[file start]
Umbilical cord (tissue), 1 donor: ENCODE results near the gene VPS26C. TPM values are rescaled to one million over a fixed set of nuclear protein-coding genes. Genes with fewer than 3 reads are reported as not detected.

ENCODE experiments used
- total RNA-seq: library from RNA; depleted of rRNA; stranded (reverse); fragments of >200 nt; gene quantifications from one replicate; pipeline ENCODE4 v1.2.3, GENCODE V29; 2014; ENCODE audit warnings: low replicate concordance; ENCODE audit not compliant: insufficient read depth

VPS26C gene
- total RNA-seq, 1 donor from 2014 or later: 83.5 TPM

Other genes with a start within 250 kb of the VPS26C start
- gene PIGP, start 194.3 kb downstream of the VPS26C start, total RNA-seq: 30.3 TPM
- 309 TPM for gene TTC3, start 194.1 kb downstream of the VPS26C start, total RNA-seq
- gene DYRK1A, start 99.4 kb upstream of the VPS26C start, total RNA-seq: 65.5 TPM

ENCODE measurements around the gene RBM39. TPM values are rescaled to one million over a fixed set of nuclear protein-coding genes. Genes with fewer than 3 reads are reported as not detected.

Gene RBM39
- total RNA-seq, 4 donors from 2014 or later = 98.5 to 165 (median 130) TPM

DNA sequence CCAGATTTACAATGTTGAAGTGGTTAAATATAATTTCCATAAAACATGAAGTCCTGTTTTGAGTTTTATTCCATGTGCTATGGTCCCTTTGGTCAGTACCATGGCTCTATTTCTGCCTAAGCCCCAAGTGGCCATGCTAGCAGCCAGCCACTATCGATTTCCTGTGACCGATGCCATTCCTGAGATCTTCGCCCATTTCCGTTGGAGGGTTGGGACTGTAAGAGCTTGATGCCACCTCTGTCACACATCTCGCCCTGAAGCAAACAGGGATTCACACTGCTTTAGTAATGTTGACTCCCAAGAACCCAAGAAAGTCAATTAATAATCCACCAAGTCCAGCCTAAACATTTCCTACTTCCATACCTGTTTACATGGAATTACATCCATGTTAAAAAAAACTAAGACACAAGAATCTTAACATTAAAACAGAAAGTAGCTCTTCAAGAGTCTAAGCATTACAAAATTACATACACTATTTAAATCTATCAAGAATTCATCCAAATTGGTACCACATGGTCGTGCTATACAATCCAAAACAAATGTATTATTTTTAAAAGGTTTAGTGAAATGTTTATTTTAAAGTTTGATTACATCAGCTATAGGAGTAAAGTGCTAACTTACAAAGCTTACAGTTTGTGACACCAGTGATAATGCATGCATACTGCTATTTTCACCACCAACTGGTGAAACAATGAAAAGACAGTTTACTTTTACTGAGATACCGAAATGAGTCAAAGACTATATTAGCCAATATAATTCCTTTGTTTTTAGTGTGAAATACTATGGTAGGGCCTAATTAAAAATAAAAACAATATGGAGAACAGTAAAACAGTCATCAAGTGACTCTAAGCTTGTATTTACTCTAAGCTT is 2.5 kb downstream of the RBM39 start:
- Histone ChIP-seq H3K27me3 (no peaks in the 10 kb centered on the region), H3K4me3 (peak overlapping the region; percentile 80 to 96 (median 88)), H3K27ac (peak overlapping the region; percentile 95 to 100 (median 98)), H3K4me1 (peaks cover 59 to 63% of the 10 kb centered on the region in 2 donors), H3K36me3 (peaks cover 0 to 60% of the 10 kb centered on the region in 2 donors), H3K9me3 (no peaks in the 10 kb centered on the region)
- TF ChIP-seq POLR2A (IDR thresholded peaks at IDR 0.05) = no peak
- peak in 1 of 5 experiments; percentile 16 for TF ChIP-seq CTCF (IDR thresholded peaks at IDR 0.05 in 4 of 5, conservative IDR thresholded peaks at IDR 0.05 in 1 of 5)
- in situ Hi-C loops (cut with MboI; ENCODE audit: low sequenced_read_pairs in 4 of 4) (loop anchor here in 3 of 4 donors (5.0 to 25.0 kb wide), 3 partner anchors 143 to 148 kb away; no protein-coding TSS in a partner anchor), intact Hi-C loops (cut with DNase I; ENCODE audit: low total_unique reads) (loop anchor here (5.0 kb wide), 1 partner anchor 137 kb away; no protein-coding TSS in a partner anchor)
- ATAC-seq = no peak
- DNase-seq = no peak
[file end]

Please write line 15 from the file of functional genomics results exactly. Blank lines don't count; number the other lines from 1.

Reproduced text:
- TF ChIP-seq POLR2A (IDR thresholded peaks at IDR 0.05) = no peak